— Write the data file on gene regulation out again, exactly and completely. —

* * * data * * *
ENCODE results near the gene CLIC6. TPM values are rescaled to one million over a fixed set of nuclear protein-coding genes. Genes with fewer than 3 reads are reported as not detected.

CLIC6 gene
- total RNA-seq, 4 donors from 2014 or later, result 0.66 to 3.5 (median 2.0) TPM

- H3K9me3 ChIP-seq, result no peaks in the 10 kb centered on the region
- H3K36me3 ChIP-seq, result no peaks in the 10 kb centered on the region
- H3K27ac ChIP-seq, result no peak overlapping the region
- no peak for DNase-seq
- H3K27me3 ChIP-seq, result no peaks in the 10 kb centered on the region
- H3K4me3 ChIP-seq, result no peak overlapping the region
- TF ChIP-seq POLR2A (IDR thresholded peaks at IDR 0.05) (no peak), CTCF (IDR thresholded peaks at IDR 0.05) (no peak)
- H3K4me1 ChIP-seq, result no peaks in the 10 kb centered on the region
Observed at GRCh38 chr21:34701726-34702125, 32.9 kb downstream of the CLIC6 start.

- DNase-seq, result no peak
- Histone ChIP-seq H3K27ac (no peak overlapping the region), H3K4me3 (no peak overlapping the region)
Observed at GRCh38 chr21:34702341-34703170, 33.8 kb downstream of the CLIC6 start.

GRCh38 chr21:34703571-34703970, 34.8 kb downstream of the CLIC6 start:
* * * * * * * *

ENCODE results near the gene CLIC6. TPM values are rescaled to one million over a fixed set of nuclear protein-coding genes. Genes with fewer than 3 reads are reported as not detected.

CLIC6 gene
- total RNA-seq, 4 donors from 2014 or later, result 0.66 to 3.5 (median 2.0) TPM

- H3K9me3 ChIP-seq, result no peaks in the 10 kb centered on the region
- H3K36me3 ChIP-seq, result no peaks in the 10 kb centered on the region
- H3K27ac ChIP-seq, result no peak overlapping the region
- no peak for DNase-seq
- H3K27me3 ChIP-seq, result no peaks in the 10 kb centered on the region
- H3K4me3 ChIP-seq, result no peak overlapping the region
- TF ChIP-seq POLR2A (IDR thresholded peaks at IDR 0.05) (no peak), CTCF (IDR thresholded peaks at IDR 0.05) (no peak)
- H3K4me1 ChIP-seq, result no peaks in the 10 kb centered on the region
Observed at GRCh38 chr21:34701726-34702125, 32.9 kb downstream of the CLIC6 start.

- DNase-seq, result no peak
- Histone ChIP-seq H3K27ac (no peak overlapping the region), H3K4me3 (no peak overlapping the region)
Observed at GRCh38 chr21:34702341-34703170, 33.8 kb downstream of the CLIC6 start.

GRCh38 chr21:34703571-34703970, 34.8 kb downstream of the CLIC6 start: